These stunning magazine covers use surprisingly simple design tricks and techniques to achieve an eye-catching effect.

Be inspired by these fantastic examples of beautiful cover design, and find out how to recreate the look for yourself quickly and easily in InDesign.


1. Easy 3D Effects to Make your Cover Jump off the Page…


…Most magazine covers have a 2D look that falls in line with the flat print format. But what if you could create a 3D effect simply by creating a trick-of-the-eye using typography or frames?

These covers, from new indie title Knit Wit and industry heavyweight V Magazine have done just that, giving the impression the photos are bursting out of the boundaries of the page.

It’s not as difficult to imitate as you might think. Check out this tutorial on creating a simple 3D effect for your InDesign layouts.

Design: Knit Wit and V Magazine

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2. Layer up to Balance Typography and Images


Layering your cover design as you work allows you to bring elements forward or send others to the back of the page with ease. These simple, striking covers from Fabric Magazine stick to a strong layered order: header, then image, then smaller typography. It’s a simple formula, that’s easy to recreate in InDesign.

Make friends with the Layers panel in InDesign (Window > Layers) and have fun experimenting with the arrangement of items on your cover design.

Design: Fabric

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3. Dare to Experiment with Type


Magazine covers are meant to be frivolous and fun, so why stick to formal design rules? These covers from Esquire US, Esquire Singapore and Esquire Malaysia show that a simple splash of handwritten typography can really lift a design and make it feel more youthful and fresh.

Check out some more font inspiration for magazines here.

Design: Esquire

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4. Catch the Eye with a Bright Pop of Colour!


Introducing bold colour onto your cover design is one of the simplest and most effective ways to grab a reader’s attention.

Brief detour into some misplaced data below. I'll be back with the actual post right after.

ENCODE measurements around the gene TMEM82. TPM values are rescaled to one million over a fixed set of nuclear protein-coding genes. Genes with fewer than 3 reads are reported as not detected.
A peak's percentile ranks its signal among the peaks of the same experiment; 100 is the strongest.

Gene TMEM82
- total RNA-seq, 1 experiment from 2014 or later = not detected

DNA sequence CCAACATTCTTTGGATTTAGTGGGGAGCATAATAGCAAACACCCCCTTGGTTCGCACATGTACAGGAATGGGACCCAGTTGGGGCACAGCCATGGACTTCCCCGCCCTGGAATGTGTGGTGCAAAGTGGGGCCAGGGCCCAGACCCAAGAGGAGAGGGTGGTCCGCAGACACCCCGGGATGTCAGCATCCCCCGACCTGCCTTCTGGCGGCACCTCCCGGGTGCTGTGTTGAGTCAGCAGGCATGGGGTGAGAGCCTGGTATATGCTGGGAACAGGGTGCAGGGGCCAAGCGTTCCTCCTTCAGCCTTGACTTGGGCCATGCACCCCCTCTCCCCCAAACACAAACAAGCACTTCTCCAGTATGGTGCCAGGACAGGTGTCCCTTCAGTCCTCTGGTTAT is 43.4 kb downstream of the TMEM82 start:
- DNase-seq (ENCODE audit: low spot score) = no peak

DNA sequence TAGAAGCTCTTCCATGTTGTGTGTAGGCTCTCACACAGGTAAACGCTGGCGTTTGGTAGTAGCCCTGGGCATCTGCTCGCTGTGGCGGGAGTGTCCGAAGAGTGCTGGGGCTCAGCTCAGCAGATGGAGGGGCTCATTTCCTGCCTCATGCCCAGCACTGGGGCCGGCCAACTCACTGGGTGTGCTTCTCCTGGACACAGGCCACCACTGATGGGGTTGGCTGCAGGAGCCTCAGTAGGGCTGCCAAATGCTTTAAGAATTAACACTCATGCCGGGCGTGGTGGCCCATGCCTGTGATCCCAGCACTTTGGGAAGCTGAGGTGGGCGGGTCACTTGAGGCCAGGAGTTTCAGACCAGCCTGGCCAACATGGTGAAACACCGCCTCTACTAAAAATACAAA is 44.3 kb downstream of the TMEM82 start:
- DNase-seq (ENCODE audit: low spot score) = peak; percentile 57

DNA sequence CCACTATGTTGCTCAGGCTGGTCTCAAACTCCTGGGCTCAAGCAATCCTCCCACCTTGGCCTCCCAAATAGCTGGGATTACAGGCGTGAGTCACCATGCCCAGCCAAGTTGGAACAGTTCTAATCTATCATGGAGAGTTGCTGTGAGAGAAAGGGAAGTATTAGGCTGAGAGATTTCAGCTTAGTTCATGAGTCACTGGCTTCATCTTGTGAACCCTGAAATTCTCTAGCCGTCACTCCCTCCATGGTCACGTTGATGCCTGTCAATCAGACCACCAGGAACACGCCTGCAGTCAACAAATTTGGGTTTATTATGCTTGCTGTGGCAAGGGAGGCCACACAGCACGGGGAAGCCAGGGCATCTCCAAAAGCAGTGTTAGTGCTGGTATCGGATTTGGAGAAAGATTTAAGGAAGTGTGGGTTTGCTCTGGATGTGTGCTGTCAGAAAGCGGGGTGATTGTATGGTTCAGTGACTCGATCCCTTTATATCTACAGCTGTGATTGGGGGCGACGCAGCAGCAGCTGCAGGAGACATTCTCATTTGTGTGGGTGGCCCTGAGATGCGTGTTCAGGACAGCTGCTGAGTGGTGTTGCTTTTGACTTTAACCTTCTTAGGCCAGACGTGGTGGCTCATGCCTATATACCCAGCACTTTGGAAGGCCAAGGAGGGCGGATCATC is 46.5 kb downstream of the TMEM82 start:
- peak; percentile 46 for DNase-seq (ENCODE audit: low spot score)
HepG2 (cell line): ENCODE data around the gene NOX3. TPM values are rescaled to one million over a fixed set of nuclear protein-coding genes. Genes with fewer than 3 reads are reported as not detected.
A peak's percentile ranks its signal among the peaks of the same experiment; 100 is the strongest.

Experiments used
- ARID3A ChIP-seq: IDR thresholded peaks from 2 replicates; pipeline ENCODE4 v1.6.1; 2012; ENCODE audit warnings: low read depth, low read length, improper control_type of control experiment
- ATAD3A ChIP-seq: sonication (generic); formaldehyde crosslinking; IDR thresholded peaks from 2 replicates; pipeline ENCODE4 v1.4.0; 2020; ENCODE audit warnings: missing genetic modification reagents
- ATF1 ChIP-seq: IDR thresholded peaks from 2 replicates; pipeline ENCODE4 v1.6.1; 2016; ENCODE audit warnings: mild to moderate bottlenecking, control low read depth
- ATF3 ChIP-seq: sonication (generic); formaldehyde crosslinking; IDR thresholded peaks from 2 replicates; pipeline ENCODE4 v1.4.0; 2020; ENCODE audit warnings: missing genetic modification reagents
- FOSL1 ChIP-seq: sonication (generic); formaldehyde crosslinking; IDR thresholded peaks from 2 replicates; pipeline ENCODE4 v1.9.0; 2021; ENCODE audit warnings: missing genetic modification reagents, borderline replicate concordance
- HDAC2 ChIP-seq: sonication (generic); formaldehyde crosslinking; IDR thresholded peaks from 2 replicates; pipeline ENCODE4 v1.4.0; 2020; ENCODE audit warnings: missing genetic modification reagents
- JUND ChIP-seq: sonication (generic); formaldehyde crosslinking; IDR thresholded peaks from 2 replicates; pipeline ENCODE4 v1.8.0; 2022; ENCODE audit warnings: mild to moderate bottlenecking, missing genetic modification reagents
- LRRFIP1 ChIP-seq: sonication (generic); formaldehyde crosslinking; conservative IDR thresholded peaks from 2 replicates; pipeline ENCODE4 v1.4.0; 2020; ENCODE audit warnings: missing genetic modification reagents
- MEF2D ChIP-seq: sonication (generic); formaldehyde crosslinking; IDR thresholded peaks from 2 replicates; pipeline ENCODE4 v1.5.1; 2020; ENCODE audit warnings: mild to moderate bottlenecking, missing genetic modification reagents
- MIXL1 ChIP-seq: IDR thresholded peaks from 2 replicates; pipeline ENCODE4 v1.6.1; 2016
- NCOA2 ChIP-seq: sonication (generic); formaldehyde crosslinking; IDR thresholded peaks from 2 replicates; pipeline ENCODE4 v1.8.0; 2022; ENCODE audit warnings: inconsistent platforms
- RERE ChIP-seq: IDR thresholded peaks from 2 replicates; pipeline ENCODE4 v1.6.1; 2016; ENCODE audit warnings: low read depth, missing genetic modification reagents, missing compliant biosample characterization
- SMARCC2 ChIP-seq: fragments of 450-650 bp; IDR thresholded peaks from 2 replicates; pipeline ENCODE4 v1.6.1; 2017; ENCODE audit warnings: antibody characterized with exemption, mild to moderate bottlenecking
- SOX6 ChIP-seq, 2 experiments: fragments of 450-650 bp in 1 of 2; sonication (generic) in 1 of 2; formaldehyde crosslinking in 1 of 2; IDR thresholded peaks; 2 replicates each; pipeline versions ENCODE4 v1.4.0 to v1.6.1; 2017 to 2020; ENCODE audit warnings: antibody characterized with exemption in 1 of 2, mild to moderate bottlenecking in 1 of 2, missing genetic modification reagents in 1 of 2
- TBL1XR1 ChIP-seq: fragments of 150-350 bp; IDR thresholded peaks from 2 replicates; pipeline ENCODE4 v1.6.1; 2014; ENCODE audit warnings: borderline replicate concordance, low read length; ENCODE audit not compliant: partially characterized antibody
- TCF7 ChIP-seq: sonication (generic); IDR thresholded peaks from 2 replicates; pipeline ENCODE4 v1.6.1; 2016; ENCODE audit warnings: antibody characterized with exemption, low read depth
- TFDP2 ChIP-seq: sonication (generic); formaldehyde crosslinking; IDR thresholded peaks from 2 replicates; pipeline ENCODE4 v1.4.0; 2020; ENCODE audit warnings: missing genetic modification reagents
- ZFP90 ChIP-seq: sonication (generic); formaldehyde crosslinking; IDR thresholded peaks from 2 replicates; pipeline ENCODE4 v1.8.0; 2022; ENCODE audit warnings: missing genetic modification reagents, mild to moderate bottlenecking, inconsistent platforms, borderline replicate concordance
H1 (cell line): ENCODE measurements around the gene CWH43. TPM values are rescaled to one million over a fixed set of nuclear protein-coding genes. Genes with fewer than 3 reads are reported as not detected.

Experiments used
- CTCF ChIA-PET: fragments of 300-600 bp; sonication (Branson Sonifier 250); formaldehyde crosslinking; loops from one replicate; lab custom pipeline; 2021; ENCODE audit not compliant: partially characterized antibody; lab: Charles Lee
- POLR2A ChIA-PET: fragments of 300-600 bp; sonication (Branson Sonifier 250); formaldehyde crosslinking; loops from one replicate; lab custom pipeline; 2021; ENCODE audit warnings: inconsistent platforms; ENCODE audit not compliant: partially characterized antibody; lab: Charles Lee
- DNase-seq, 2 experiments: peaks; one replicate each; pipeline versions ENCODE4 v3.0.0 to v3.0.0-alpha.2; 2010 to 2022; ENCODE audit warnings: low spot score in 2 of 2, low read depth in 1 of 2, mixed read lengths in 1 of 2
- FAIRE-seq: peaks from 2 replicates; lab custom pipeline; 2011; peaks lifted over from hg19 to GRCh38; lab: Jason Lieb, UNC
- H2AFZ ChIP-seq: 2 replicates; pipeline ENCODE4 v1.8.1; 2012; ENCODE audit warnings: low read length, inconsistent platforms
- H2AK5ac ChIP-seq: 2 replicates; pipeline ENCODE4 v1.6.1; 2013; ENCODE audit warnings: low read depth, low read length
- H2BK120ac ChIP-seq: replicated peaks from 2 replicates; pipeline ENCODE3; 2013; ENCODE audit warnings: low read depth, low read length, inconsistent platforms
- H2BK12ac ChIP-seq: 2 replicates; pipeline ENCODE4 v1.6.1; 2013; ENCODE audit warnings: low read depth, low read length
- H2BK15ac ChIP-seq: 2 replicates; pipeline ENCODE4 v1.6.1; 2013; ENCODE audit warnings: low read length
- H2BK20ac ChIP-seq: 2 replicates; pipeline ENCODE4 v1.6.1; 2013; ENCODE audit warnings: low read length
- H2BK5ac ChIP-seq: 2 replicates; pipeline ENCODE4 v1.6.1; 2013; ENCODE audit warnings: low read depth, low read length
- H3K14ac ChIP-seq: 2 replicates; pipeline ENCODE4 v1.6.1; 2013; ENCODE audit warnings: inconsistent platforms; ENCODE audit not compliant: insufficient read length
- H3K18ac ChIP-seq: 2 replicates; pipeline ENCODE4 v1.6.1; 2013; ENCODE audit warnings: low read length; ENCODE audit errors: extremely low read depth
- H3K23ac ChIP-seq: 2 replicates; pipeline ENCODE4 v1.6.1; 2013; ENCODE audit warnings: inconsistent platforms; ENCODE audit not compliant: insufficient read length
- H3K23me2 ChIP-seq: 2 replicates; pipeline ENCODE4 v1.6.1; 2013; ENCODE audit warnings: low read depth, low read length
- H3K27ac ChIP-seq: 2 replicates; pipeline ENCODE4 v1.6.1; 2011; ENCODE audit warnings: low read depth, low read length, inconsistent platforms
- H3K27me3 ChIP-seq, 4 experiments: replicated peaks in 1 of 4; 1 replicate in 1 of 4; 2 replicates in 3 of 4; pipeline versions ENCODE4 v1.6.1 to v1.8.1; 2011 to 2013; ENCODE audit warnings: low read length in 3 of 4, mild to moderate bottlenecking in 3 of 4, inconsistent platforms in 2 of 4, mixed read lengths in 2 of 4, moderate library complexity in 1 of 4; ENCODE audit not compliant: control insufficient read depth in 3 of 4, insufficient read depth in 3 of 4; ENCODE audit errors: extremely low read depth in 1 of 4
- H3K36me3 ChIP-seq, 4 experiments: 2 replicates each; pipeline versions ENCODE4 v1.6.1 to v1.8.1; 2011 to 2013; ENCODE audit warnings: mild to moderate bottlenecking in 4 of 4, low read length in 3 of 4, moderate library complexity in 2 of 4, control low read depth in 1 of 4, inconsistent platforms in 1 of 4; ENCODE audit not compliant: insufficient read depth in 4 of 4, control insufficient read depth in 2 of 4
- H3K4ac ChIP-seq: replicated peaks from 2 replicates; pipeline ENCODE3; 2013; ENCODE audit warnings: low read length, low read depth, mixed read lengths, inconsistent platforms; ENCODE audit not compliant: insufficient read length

Take inspiration from these colourful covers for Pulp Magazine (adorned with watercolour graphics by Iveta Ka) and Lula Magazine.

The effect used on Lula‘s cover is really simple to achieve in InDesign with a coloured gradient. Get acquainted with out how to apply gradients to frames and shapes with this quick tutorial.

Design: Pulp Magazine and Lula

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5. Integrate your Typography with Images


If you design your cover around a central image, try adapting your typography to merge seamlessly with the photo. Lifestyle supplement Eat (from Los Angeles Magazine) does a stellar job of integrating type creatively with strong images to create a holistic, unified cover design. Type is curved around the rim of a plate, and a striking sub-heading is positioned over the belly of a goose.

Learn how to create your own Foodie Magazine with our design tutorials.

Design: Los Angeles Magazine

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6. And Finally…Sometimes Simple is Best


Arguably, it’s the image that should be the focal point of a magazine cover. Striking photography doesn’t always need much embellishment to make a cover appealing.

Just take these beautifully minimal magazine covers for Esquire Russia as an example. No bells and whistles here—just simple titles in monochrome, and a sparing amount of typography elsewhere. The lesson here? If in doubt, keep it simple and striking.

Design: Esquire Russia

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We hope you can use these examples to make your magazine covers shine, if you’re short on time or just dipping a toe into magazine design. Learn how to create your very own magazine in Adobe InDesign with our series of tutorials. Or get your creative juices flowing by finding more InDesign inspiration from around the world.


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